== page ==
In a time of prosperity, it is still important to pay attention to how you spend your money; in a time of scarcity, it is critical. 

Regardless of whether any of us likes it, a discussion about money and how we spend it today is going to be 100 percent different than a conversation we might have been having in early March. It seems insane to think about how much has changed with our economy in such a short period of time, but the fact that it is inconceivable doesn’t make it any less real.

And because it is real, we are having these hard conversations about money – in our homes, our businesses, and our government.

The Powhatan County Board of Supervisors and the Powhatan County School Board, along with the county and school employees advising them, will be faced in the weeks ahead with making those hard decisions, and I don’t envy them.

On April 14 and 16, the school board and board of supervisors, respectively, met to start talking about the very real problems they are going to face in the weeks ahead with creating a balanced budget for this county. And the first real hurdle: lack of information.

Right now, the two boards are faced with balancing multimillion-dollar budgets despite the very real problem of not knowing how much revenue will be coming into the coffers. On the county side, there are huge question marks regarding how severely the pandemic and a possible recession will impact sales tax revenues, personal property tax revenues, state funding levels, and tax collection rates.

The school board has to worry about state funding decreases, lost income from fees for the remainder of the school year, and how all of those decreases on the county side will impact the size of the school transfer.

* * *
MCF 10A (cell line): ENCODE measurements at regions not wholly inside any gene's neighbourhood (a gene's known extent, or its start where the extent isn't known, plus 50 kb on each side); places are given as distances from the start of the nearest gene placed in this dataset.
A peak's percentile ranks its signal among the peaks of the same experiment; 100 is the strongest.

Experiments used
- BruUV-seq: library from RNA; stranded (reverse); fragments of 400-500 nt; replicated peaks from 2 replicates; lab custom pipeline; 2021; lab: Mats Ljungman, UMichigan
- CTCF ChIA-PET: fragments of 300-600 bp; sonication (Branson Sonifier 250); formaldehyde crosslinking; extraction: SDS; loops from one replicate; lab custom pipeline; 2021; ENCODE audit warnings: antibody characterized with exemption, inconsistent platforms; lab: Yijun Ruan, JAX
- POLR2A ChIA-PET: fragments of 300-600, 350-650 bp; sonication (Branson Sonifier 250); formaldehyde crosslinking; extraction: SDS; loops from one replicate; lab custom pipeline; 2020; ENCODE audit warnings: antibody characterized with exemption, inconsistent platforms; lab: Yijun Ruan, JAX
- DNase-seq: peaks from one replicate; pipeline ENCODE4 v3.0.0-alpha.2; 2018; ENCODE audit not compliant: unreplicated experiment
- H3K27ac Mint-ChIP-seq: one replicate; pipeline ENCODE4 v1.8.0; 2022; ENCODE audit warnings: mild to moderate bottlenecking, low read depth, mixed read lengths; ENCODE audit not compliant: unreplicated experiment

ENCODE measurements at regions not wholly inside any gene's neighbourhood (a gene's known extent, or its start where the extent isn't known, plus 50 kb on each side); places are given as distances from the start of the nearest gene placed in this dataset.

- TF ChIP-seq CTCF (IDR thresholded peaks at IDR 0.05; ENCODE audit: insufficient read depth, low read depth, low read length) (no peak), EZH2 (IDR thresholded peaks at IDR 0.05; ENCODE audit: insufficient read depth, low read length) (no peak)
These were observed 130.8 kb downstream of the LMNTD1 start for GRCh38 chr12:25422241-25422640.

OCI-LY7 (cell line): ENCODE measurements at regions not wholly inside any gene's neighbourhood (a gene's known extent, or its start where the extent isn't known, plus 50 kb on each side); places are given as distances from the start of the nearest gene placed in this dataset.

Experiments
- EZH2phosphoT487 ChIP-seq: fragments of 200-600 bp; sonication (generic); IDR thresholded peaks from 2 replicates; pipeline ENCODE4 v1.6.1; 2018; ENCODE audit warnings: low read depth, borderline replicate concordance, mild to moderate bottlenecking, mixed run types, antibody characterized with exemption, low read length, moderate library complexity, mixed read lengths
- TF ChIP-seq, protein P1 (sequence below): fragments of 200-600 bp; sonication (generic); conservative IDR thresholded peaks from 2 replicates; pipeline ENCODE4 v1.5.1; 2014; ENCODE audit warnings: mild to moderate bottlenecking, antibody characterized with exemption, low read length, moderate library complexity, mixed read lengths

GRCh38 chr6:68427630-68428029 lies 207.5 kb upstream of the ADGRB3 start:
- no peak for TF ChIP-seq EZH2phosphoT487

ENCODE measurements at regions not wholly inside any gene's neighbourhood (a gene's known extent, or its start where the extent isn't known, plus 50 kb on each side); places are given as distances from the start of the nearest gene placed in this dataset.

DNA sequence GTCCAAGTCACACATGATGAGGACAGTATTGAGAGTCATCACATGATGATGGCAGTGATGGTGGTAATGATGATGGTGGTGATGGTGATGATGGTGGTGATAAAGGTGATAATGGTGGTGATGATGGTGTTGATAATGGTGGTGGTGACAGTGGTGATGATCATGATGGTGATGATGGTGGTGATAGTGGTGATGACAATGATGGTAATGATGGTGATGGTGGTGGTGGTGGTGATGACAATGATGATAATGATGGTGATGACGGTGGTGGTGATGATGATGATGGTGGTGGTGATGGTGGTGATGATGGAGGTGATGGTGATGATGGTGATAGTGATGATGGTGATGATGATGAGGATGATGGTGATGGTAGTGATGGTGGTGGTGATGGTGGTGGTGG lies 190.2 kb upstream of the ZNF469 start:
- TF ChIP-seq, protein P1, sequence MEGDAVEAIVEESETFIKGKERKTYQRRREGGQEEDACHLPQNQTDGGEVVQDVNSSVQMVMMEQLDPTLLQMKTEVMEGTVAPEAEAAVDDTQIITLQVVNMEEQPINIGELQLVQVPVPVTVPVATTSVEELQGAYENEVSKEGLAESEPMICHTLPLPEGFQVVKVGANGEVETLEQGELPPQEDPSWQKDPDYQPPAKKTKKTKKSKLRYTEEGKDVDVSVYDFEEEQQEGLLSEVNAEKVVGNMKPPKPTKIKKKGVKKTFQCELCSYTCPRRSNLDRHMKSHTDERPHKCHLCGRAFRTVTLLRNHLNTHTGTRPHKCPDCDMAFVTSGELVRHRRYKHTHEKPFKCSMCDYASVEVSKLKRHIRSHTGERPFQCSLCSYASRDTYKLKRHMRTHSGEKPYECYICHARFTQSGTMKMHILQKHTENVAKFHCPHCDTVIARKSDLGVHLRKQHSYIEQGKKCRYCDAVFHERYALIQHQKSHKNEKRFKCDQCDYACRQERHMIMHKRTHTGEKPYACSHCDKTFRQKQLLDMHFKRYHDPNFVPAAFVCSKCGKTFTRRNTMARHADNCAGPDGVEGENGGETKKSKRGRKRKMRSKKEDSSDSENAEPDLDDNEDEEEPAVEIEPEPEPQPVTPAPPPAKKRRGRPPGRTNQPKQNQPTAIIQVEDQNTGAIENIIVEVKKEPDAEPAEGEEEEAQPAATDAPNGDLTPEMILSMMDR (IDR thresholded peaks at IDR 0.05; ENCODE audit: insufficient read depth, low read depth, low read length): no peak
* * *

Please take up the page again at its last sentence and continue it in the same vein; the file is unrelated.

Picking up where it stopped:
Because of all of those unknowns, the two boards are trying to wait as long as possible to make lasting decisions to give them more time to gather better data. The board of supervisors has until the end of June, but the school board is on a tighter leash with a May deadline.

Watching those mid-April meetings online, it seemed pretty obvious from the discussions that anything except absolutely essential changes involving increases may be off the table – although the language used by the school board was less austere than that of the supervisors. If you go back and watch the meetings online, you will see supervisors cautioning the schools that not only are increases unlikely, they need to be looking hard at reductions.

As supervisor Bill Cox put it, “These are really painful things to talk about, but we are in painful times, and I don’t think anybody expects to get out of the year of the pandemic without some pain.”

As we know from the last recession, that can mean reducing services, putting projects on the backburner, or cutting department budgets. That also can mean cutting employee positions or reducing their salaries.

These kinds of changes have lasting impacts on both the employees and services offered in the county with fewer people. And while there have been attempts to improve pay scales and compression issues by the county in the last few years,  I recently spoke with one Powhatan teacher with more than 20 years of experience who said the salary for her position (with comparable years of experience) is still not back to what it was before the 2008 recession.

There are possibly some hard decisions ahead, and I don’t think anyone who will be in the position to make them would enjoy the job. But as they are making them, I hope they are doing so not only with hard numbers but with plenty of input from residents.

That means people taking a look at the budget documents or the summary presentations at the board meetings. That means paying attention to proposed changes and letting your school board member or your supervisor know your spending priorities as a taxpayer by reaching out to them by phone, by email, or speaking during the public comment period of a meeting. There are generally two public comment periods at every meeting, and while the lack of people who speak on something as important as the county and school budgets every year doesn’t shock me anymore, it still dismays me.

Local government is where people have the most power to influence their elected leaders, who are literally their neighbors down the street, and way too few people recognize how much power their words may hold.

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